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God, Jealous? How Disturbing Is That?

Ann Spangler
Ann Spangler
2018 2 Oct

A blue sky with clouds that are lit up deep yellow by the sun.

The Bible contains descriptions of God that can be disturbing. Perhaps the two most difficult images have to do with God’s wrath and jealousy. How can we fully trust ourselves to a Divine Being who displays such characteristics?

Part of our difficulty stems from the fact that we want God to fit a certain mold. For many of us, the ideal god is nice, kind, powerful, affectionate, and safe. He’s someone we can easily understand and who doesn’t demand too much. But is such a god up to the task of being God? Can we trust our lives to him? Is he great enough to worship?

The God of the Bible is ultimately mysterious, someone altogether different, though we share his likeness in certain respects. As such, it makes sense that we approach him with fear, not daring to sit in judgment on his character.

The second problem is that we sometimes fail to understand that the Bible’s description of God as jealous is an anthropomorphism. God speaks to us using limited human words that can’t adequately describe him. God’s anger and jealousy differ from ours because, unlike us, God always acts in a way that reflects his goodness and justice.

In Hebrew the noun qin’â can be translated “jealousy, zeal, jealous anger, envy, or jealous.” The verb qānā is translated “jealous, envy, very zealous, envious, or suspects.”

The Greek noun zēlos is used in the New Testament and can be translated “jealousy, envy, zeal, passion, ardent concern, or enthusiasm.” The Greek verb zēloō can be translated “eagerly desire, zealous, covet, eager, envy, or jealous for.”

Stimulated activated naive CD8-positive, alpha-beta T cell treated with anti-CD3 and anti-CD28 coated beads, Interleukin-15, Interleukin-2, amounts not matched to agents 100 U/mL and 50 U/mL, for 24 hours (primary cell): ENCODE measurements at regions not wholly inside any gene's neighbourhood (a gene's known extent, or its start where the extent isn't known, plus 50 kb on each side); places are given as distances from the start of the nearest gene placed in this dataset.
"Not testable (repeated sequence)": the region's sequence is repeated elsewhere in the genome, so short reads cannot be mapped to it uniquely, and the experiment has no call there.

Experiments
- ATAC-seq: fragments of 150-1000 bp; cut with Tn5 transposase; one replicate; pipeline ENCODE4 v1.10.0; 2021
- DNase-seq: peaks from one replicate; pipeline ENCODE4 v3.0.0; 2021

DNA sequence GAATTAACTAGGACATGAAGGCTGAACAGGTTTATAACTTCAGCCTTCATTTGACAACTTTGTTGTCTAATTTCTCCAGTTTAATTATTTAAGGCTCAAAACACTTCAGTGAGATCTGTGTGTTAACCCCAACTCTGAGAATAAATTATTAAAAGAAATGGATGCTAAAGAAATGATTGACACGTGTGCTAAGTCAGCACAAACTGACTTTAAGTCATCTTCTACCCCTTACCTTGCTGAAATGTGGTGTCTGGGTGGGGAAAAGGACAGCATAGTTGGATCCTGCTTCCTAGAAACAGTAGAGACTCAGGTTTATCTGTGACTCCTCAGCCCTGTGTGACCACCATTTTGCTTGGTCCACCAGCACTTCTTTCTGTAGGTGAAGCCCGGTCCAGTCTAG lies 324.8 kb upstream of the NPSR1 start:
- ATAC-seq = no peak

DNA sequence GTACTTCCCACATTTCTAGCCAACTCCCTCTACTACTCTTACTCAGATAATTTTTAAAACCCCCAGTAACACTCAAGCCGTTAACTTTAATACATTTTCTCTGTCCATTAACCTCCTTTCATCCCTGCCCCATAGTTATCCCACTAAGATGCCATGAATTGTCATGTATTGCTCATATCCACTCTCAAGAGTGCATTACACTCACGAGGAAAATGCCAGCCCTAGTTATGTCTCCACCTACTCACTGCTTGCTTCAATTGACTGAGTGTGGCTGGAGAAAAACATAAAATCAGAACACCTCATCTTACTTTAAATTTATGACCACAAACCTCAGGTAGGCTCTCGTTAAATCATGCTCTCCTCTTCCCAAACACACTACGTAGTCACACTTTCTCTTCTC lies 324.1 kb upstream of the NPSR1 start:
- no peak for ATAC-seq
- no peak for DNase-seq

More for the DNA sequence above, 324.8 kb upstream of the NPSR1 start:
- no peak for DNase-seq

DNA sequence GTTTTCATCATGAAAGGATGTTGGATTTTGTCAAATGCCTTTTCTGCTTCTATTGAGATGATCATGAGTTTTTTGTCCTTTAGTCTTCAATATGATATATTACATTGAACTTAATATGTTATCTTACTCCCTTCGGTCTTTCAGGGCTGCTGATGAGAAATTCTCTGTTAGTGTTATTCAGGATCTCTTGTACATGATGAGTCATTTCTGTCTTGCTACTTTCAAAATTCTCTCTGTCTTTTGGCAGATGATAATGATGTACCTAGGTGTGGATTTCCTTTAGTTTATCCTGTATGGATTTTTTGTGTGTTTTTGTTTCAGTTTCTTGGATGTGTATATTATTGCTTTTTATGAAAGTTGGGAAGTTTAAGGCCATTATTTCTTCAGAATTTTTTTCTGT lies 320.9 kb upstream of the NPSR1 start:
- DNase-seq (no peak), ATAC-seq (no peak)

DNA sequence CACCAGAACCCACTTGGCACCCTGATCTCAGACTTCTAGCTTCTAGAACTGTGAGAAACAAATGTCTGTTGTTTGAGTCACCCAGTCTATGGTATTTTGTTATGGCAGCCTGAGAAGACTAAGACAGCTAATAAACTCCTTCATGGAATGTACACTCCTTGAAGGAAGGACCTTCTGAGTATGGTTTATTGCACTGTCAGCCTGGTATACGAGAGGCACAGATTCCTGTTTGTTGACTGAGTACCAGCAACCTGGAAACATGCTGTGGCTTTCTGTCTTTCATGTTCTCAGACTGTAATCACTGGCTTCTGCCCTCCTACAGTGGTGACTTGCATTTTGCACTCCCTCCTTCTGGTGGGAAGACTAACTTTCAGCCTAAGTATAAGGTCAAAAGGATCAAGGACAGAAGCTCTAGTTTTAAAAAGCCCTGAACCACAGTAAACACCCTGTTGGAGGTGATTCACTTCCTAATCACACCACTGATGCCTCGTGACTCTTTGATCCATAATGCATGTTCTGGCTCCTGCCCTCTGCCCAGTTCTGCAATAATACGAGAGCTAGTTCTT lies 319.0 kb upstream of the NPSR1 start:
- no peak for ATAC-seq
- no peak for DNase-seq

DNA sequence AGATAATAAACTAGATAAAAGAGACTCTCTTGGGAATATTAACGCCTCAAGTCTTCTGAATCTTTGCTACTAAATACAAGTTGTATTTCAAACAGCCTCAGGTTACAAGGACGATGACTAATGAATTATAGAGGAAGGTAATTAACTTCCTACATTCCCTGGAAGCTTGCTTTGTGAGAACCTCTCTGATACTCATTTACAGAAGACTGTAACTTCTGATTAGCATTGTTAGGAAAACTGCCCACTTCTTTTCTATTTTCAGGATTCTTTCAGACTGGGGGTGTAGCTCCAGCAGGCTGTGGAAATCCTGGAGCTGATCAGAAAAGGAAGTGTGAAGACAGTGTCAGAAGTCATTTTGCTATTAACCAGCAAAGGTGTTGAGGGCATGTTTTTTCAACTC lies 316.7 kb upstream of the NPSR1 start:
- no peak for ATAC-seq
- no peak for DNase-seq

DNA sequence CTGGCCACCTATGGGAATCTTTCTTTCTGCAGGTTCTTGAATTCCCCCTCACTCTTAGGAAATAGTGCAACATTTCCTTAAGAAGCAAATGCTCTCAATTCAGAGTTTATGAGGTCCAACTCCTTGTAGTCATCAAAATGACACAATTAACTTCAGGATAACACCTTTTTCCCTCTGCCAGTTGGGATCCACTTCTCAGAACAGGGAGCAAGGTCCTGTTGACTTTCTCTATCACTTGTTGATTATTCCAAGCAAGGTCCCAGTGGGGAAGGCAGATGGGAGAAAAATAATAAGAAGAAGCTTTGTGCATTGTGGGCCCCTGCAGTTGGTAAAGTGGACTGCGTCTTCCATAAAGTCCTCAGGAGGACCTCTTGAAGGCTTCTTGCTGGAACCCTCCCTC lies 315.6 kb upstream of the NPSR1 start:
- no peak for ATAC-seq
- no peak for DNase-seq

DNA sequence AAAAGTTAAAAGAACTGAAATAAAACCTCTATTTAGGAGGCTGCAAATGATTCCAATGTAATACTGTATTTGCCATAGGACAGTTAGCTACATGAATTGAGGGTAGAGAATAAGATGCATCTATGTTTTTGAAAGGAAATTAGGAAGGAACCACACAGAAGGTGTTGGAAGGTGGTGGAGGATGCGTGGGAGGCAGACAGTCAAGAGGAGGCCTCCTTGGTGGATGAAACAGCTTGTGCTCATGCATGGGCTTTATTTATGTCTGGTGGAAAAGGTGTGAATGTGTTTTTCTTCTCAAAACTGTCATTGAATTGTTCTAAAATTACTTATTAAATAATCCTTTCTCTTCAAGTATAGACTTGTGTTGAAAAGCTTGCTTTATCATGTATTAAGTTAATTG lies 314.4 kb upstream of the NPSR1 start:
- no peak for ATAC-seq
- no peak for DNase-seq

In both Old and New Testaments jealousy is often portrayed in negative terms. Human jealousy is dangerous and damaging as evidenced in the stories of Joseph and his brothers and Saul and David.

But God is rightly jealous for his honor, his glory, and his name. His jealousy extends to his people and is manifested by his watchful care lest they be led astray. To conclude that jealousy is beneath God would be to miss the nature of his holiness and his passionate love for us. Though the Bible doesn’t provide a definition of divine jealousy, neither does it portray jealousy as something that diminishes God in any way. If anything, it emphasizes his right to protect and pursue his honor and the people he loves. Even the New Testament emphasizes the exclusivity of God’s claim on our lives. Jesus said, "I am the way, the truth, and the life. No one can come to the Father except through me.” John 14:6.

It’s interesting that the Hebrew and Greek words for jealousy are the same words that are used for “zeal or zealous.” Though human beings can become overzealous, Scripture affirms godly zeal, which is a rightful concern for God’s honor and interests.